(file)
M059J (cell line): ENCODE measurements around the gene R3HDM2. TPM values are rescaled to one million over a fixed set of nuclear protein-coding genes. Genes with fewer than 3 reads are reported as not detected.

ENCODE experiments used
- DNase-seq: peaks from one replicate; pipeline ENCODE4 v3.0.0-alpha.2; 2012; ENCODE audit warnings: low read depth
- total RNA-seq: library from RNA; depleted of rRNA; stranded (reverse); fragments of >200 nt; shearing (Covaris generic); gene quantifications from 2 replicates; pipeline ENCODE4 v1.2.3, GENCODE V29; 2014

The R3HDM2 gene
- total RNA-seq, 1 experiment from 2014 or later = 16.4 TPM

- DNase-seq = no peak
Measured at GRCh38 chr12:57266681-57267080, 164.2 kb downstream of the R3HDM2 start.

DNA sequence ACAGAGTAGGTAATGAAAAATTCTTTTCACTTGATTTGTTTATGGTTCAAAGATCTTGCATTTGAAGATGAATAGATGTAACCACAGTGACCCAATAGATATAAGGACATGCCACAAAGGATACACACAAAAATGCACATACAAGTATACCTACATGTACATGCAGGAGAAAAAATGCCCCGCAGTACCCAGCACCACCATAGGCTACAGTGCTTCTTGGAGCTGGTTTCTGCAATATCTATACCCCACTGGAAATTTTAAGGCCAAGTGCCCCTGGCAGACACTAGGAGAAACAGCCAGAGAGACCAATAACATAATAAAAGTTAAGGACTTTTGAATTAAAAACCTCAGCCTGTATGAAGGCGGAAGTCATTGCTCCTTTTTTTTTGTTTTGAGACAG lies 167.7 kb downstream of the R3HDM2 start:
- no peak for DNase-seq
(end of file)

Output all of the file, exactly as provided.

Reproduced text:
M059J (cell line): ENCODE measurements around the gene R3HDM2. TPM values are rescaled to one million over a fixed set of nuclear protein-coding genes. Genes with fewer than 3 reads are reported as not detected.

ENCODE experiments used
- DNase-seq: peaks from one replicate; pipeline ENCODE4 v3.0.0-alpha.2; 2012; ENCODE audit warnings: low read depth
- total RNA-seq: library from RNA; depleted of rRNA; stranded (reverse); fragments of >200 nt; shearing (Covaris generic); gene quantifications from 2 replicates; pipeline ENCODE4 v1.2.3, GENCODE V29; 2014

The R3HDM2 gene
- total RNA-seq, 1 experiment from 2014 or later = 16.4 TPM

- DNase-seq = no peak
Measured at GRCh38 chr12:57266681-57267080, 164.2 kb downstream of the R3HDM2 start.

DNA sequence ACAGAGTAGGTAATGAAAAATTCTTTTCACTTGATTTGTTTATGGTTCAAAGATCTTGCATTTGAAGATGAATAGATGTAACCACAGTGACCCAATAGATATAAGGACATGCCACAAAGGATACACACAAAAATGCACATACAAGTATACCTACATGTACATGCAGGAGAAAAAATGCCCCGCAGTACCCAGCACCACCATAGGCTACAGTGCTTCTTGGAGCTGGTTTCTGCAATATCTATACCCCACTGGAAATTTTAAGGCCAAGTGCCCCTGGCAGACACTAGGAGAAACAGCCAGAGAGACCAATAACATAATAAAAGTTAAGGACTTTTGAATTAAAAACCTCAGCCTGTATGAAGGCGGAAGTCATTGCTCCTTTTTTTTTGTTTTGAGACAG lies 167.7 kb downstream of the R3HDM2 start:
- no peak for DNase-seq